In the traditional darkroom, you could adjust the relative lightness or darkness of parts of an image using processes called dodge and burn. If you were dodging or lightening the image you would expose parts of the image for a shorter length of time to lighten them. If you wanted to darken a portion of the image you would expose it for a longer period of time so that more light would be applied to the photo paper with the result that you would be darker.
The terms dodge and burn continue to be used in software today and Photoshop Elements has a Dodge tool and a Burn tool which are both accessible from a toolbar position which they share with the Sponge tool. The disadvantage of using the Dodge and Burn tools as they are shipped with Photoshop Elements and, indeed Photoshop, is that these fixes are designed to be made to the original image and the cannot be made on a separate layer and then, for example, be blended into the image.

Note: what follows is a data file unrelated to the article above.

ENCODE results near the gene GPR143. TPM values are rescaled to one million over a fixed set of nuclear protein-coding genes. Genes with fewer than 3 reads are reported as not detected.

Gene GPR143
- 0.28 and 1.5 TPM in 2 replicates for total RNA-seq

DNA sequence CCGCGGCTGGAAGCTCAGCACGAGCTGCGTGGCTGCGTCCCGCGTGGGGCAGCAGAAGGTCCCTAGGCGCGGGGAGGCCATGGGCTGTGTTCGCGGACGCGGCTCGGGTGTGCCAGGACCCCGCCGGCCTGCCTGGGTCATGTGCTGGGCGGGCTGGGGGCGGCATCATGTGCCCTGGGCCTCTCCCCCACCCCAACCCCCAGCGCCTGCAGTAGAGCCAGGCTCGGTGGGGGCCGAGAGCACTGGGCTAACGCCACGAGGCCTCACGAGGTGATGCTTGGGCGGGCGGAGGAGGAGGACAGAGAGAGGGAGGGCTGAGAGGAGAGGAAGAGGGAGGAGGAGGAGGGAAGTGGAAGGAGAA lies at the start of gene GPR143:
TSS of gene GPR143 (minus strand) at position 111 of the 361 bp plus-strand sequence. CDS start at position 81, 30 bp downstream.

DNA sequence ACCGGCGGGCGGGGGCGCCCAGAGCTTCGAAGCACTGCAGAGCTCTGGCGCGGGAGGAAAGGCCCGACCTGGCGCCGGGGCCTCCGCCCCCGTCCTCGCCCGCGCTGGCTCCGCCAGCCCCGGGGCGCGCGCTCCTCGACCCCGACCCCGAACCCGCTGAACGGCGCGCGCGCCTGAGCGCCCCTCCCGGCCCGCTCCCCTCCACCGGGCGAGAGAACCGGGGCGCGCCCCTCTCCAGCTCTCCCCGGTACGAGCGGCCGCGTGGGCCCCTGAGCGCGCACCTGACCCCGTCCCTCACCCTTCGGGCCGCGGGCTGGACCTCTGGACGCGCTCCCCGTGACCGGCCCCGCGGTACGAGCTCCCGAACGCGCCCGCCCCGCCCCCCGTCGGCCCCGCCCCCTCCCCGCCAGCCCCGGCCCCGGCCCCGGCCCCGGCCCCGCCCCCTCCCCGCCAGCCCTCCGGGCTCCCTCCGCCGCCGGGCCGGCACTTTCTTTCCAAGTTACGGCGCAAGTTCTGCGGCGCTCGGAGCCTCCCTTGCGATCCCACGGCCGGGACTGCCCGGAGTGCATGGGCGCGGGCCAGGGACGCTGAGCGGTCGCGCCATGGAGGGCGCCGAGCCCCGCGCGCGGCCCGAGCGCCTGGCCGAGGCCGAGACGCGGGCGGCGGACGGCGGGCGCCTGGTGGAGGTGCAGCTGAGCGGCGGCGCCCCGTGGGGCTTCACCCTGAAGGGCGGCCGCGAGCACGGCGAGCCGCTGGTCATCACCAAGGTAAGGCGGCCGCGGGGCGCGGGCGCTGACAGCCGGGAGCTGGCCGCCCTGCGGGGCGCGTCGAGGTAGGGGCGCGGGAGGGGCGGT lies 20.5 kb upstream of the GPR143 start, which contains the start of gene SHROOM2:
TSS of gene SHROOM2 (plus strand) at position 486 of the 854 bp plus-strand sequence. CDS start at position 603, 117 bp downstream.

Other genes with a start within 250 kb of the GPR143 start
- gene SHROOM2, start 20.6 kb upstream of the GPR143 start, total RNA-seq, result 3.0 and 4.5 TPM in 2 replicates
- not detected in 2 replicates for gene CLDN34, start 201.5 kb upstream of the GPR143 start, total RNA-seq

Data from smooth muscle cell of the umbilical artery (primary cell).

The result is that if you apply a Dodge or Burn fix and later determine that you do not like the result or want to adjust it, it will be difficult to undo the changes that you have made.
In post production, dodging and burning are best applied to a separate layer in the image so that they can be undone, edited or blended at a later date.
Here is a method dodge and burn an image in Photoshop Elements which works the same way in Photoshop. It involves creating a layer on which the dodge and burn process is performed. It also takes advantage of a special characteristic of the Soft Light blend mode. This is a different dodge and burn method to that which Food blogger Danny Jauregui used in his recent dodge and burn post here at DPS.